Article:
major macro economic indicators
|Main economic indicators||2016||2017||2018 (e)||2019 (f)|
|GDP growth (%)||2.4||1.6||3.0||2.9|
|Inflation (yearly average, %)||0.1||2.1||2.7||1.7|
|Budget balance (% GDP)||1.6||1.4||1.3||1.1|
|Current account balance (% GDP)||2.0||4.4||4.2||3.8|
|Public debt (% GDP)||20.7||23.0||24.0||24.3|
(e): Estimate. (f): Forecast.
- Fiscal stability
- Skilled multilingual workforce
- High-quality infrastructure; business-friendly regulation
- Important international financial centre
- High standard of living
- Highly dependent on a large financial sector
- Economy vulnerable to eurozone economic conditions
- Long-term budgetary impact of an ageing population
Slower growth in 2019
The poor performance in 2017 gave way to a more marked recovery in growth in 2018, as the upturn in the financial sector and continued strong domestic demand contributed to the expansion of activity. The rise in the employment rate, which is approaching the peak seen in 2007, and growth in inflation-indexed wages contributed positively to the increase in consumption. Investment continued to benefit from the lower tax burden on companies and favourable financing conditions. Although domestic demand is expected to remain robust, growth should slow slightly in 2019. Non-financial services and industry are expected to remain on a positive trend but will likely be affected by tight labour market conditions. The employment rate is expected to go up by 3.4% in 2019, with a significant increase for cross-border workers. Due to the importance of the financial sector in GDP, the Luxembourg economy remains highly exposed to the volatility of international financial markets. The financial sector accounts for 42% of value added and is mainly composed of foreign-owned banks (subsidiaries of European banks) and financial institutions with an asset management focus. In 2019, the increase in uncertainties related to trade tensions, the Italian debt problem, tighter US and eurozone monetary policies, as well as volatility in emerging markets, are all factors that could negatively affect investment fund returns, depressing growth. At the same time, the Luxembourg stock exchange may benefit from post-Brexit relocations by financial institutions.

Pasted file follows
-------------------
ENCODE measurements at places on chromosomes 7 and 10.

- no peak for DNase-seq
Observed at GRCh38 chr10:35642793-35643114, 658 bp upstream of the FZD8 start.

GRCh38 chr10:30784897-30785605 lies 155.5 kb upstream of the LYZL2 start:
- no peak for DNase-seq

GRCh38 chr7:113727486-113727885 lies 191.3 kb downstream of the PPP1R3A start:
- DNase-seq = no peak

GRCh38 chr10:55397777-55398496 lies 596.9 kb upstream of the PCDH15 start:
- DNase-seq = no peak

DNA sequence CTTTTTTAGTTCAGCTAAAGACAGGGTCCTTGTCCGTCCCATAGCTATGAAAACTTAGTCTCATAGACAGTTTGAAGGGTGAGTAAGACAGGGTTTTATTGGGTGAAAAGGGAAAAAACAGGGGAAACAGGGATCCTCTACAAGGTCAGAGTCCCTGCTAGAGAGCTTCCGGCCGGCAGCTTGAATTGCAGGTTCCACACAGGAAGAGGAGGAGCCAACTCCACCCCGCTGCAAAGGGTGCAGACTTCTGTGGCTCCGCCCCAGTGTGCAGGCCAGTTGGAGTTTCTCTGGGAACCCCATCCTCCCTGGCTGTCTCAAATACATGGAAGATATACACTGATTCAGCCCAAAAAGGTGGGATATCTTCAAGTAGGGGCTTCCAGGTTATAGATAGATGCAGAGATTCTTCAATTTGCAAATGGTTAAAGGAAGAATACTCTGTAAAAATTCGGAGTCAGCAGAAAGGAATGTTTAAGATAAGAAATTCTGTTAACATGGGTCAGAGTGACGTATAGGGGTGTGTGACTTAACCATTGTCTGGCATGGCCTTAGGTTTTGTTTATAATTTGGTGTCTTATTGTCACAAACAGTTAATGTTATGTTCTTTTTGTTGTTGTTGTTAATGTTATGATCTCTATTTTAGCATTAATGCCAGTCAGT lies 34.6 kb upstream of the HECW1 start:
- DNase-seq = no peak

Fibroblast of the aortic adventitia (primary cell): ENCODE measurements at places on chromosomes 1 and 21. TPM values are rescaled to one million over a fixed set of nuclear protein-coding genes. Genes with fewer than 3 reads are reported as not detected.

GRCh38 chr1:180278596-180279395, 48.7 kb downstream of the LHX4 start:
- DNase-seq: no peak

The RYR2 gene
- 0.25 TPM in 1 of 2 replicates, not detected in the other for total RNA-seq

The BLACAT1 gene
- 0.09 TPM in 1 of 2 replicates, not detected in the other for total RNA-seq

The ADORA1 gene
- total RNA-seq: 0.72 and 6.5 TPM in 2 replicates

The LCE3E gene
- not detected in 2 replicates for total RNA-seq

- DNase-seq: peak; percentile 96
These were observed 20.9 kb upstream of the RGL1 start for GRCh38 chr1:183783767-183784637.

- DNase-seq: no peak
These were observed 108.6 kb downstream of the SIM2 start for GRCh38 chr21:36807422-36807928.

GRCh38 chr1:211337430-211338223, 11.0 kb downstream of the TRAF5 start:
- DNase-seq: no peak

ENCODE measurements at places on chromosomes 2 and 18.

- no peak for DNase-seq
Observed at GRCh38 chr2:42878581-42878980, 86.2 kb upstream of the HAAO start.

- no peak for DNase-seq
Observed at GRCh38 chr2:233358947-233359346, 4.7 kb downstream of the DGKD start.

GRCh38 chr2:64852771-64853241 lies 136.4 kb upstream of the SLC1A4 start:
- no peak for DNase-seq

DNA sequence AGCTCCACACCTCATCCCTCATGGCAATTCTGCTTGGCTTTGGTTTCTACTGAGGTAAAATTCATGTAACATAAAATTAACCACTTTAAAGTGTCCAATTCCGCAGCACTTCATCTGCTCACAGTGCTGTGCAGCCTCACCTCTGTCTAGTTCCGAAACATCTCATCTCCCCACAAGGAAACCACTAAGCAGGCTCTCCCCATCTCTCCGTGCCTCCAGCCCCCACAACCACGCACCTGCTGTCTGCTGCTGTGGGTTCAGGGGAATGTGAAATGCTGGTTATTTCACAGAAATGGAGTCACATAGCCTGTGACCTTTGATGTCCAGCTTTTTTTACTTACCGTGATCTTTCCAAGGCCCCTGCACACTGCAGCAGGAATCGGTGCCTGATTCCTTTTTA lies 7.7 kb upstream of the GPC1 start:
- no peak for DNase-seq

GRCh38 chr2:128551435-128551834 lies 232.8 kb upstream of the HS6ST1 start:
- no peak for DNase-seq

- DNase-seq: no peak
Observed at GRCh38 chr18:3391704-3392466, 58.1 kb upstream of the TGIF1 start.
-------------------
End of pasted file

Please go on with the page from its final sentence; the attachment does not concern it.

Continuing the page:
Slight reduction in public and external surpluses
As in 2018, the budget surplus is expected to continue to decline in 2019, reflecting lower budgetary revenues and a slight increase in capital expenditure. Following the parliamentary elections in October 2018, there are unlikely to be changes in the budgetary framework and the measures decided in previous years should continue to take effect. Faster growth in 2018 partially offset the impact of 2017 tax reforms aimed at boosting the competitiveness of the Grand Duchy and improving tax fairness. The same measures are expected to lead to a decline in budgetary revenues of 0.8% of GDP in 2019 and 2020, but they will continue to be partly offset by the increase in the employment rate. At the same time, the decline in VAT revenues on e-commerce activities is expected to reduce budget revenues by 0.1% of GDP. These revenues should thus amount to around 45% of GDP over the year. Expenditures are also set to stabilise in 2019 due to a slight decrease in capital expenditure. The structural budget balance is therefore expected to remain in surplus in 2018 and 2019, with a structural surplus of 1.5% of GDP and 1.3% of GDP respectively, i.e. above the medium-term budgetary objectives. Although the public balance is showing a surplus, public debt is expected to increase in 2019due to the carryover of social security surpluses in the reserve fund for the general pension scheme.
Although it is declining slightly due to a higher energy bill, the current account balance is expected to continue to post a large surplus in 2019. The deficit in the trade and income balances due to cross-border transfers is expected to remain largely offset by the sizeable surplus in the balance of services resulting from the activity of financial corporations.
The coalition renewed in 2019
Following the October 2018 elections, the Christian Social Party (CSV) led by former minister Claude Wiseler remains the country’s leading political party with 28% of the vote. But with 21 seats out of 60, it is far from enjoying a majority and will remain stuck on the opposition benches, where it has sat since the snap elections in October 2013. With 31 seats, Xavier Bettel’s outgoing coalition returned to power after a deal was made in December 2018 to lock in the DP-LSAP-Déi Gréng government’s programme for the next five years. The Socialist Party (LSAP) and the Liberal Party (DP) obtained 18% and 17% of the votes respectively. The big winner of the elections was undoubtedly the Green Party, which took 15% of the votes, 5% more than in the previous elections. The Pirate Party also made its parliamentary début with its first two elected representatives, while the populist right-wing ADR party consolidated its position with four seats instead of three.
Last update : February 2019